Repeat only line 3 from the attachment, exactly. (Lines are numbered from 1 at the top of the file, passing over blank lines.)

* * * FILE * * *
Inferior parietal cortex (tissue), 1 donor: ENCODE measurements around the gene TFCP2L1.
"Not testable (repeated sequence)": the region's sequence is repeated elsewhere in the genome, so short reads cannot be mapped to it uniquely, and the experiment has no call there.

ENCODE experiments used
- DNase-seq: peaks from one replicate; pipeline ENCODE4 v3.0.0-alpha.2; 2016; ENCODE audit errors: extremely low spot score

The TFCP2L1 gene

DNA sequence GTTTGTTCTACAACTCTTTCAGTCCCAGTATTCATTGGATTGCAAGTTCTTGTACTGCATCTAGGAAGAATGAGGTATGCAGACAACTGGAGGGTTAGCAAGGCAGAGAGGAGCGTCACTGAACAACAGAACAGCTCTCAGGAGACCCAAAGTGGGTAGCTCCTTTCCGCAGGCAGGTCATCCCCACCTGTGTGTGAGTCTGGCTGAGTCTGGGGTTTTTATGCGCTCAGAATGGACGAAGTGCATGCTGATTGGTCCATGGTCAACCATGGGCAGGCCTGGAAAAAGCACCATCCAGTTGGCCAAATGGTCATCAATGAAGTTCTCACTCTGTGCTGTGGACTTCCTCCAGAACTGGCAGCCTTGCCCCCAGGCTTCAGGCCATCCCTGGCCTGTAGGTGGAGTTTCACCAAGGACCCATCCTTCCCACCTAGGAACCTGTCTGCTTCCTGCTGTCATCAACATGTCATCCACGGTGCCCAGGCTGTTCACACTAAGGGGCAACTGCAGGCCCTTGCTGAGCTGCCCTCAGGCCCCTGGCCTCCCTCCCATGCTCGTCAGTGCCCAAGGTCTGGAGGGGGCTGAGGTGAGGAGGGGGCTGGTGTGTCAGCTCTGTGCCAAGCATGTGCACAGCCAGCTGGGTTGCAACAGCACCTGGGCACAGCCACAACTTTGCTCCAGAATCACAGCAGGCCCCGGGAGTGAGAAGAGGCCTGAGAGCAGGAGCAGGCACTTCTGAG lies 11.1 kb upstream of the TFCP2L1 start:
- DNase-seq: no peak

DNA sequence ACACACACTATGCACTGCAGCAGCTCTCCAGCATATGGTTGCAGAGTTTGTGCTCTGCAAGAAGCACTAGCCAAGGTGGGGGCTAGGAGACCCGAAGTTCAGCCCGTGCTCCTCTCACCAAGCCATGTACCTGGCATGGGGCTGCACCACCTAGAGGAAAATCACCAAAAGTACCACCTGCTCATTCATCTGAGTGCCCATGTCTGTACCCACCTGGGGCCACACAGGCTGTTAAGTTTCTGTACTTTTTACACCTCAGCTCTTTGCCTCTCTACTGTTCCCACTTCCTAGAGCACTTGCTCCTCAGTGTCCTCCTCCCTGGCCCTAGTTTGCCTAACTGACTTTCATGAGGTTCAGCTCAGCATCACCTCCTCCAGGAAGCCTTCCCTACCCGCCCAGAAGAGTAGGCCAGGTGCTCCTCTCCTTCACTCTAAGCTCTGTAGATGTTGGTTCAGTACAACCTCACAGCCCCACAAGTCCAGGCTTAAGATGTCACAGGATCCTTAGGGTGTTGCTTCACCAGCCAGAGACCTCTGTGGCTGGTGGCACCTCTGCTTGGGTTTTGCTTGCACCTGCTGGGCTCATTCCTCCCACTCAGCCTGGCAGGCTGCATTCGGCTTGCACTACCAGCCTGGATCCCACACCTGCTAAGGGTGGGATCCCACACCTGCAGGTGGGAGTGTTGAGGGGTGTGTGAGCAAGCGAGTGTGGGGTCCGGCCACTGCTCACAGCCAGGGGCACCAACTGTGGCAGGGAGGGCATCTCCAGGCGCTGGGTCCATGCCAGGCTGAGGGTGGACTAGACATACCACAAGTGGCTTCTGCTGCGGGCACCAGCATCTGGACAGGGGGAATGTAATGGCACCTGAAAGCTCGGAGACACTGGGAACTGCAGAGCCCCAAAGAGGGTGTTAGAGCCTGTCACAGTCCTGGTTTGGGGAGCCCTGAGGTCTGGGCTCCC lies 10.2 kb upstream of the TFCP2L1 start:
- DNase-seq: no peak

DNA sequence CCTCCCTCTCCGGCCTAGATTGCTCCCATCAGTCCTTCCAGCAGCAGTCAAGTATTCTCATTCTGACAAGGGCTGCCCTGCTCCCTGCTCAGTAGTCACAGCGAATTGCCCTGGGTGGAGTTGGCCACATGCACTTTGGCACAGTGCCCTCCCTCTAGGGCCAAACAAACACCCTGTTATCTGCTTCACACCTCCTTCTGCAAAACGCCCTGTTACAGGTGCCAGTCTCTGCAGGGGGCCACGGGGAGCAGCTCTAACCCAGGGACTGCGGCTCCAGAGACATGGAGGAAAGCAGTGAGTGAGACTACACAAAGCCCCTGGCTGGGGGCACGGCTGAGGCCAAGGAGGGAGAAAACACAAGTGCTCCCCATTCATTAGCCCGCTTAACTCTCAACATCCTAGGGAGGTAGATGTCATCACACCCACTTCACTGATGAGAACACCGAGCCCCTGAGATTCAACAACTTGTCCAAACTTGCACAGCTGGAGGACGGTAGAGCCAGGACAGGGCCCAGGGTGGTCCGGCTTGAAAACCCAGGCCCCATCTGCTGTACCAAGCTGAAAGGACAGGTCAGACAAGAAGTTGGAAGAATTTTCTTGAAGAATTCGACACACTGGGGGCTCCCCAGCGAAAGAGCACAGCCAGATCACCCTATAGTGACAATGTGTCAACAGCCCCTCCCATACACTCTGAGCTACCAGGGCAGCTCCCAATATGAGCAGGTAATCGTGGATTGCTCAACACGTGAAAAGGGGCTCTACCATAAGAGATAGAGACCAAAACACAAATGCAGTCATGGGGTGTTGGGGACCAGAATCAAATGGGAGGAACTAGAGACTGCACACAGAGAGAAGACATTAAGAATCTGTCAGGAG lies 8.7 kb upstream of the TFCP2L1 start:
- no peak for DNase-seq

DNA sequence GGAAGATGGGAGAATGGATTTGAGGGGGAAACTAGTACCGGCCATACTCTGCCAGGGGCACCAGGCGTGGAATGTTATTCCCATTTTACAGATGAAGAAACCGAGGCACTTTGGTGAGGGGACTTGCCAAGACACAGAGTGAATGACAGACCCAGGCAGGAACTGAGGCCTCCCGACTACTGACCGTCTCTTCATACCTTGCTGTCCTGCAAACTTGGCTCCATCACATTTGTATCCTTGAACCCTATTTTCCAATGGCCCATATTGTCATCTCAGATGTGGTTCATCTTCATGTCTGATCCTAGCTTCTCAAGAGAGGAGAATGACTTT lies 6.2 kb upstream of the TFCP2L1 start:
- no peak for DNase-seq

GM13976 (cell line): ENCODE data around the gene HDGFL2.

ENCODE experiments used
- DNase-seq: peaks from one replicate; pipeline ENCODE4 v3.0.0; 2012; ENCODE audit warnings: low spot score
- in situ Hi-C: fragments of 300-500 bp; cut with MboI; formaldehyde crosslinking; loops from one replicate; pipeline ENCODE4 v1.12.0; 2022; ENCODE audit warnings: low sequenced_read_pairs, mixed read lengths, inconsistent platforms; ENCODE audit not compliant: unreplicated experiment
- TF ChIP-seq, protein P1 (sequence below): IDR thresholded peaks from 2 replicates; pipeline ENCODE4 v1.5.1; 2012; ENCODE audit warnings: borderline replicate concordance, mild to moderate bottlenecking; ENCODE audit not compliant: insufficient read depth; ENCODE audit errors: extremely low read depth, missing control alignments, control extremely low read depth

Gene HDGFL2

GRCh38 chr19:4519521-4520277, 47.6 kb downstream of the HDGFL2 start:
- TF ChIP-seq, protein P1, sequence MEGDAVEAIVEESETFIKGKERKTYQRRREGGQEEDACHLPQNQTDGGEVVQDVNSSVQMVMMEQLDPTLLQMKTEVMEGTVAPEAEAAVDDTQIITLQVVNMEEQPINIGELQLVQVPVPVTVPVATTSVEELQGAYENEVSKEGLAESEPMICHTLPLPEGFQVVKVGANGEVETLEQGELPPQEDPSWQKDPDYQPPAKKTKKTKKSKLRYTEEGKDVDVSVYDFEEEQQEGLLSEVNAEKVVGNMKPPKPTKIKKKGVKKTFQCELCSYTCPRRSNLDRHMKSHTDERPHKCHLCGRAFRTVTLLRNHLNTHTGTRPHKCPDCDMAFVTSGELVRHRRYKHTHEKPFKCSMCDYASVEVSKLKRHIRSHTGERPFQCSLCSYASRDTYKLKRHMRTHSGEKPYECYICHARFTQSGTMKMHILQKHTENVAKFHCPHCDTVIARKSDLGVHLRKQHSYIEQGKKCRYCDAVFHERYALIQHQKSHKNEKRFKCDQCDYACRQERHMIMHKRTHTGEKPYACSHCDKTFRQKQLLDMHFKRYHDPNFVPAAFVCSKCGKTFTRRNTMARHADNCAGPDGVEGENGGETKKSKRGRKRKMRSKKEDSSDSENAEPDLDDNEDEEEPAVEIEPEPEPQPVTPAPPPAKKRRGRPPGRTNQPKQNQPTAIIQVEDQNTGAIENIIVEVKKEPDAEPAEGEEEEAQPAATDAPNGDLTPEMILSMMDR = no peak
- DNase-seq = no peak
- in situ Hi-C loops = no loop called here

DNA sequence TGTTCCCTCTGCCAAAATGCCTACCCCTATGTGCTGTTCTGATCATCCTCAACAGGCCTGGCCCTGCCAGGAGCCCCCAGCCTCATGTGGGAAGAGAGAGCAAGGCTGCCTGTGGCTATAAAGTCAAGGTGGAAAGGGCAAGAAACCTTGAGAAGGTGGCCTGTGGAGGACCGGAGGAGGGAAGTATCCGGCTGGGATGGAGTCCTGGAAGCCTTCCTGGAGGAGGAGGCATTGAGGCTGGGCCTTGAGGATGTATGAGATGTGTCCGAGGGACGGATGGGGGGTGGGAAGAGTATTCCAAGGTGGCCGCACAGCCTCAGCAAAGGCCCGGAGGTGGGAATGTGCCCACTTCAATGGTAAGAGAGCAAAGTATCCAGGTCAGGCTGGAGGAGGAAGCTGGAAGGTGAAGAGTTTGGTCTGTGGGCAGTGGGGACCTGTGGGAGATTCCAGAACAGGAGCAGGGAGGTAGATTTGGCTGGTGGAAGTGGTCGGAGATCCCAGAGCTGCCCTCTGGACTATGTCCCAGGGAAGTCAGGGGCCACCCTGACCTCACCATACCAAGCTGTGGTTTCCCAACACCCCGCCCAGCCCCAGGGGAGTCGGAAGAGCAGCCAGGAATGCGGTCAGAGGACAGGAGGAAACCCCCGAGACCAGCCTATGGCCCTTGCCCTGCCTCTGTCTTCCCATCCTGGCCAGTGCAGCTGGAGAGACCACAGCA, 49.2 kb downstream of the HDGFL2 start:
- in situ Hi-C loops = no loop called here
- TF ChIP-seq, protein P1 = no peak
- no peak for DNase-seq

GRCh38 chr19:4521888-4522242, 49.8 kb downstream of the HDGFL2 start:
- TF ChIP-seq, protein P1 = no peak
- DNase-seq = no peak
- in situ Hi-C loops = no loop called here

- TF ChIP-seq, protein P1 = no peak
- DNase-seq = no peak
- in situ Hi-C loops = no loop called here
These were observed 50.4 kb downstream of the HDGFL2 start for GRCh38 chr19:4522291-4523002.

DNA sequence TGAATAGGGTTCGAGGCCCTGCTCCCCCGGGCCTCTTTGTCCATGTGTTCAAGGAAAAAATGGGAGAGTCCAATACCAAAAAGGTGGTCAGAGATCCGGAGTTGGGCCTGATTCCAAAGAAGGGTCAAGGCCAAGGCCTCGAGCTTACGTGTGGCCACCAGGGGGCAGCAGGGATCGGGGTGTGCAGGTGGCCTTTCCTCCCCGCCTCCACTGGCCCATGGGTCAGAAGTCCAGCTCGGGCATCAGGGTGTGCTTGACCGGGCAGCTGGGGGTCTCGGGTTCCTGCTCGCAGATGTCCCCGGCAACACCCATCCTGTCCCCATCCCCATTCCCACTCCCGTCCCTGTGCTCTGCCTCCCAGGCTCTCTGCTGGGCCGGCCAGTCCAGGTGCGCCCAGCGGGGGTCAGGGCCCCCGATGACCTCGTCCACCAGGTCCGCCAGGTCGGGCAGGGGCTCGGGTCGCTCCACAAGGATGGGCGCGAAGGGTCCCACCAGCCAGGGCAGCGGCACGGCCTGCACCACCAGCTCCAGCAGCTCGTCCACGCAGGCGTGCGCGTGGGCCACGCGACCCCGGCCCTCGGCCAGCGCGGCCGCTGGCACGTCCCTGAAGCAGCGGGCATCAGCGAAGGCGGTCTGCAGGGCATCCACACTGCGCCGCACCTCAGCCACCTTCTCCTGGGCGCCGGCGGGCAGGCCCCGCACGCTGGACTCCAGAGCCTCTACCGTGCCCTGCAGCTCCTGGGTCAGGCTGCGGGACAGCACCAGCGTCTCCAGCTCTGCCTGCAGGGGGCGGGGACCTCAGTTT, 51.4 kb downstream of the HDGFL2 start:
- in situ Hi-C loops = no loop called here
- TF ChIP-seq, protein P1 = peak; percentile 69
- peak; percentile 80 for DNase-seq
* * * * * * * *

ENCODE experiments used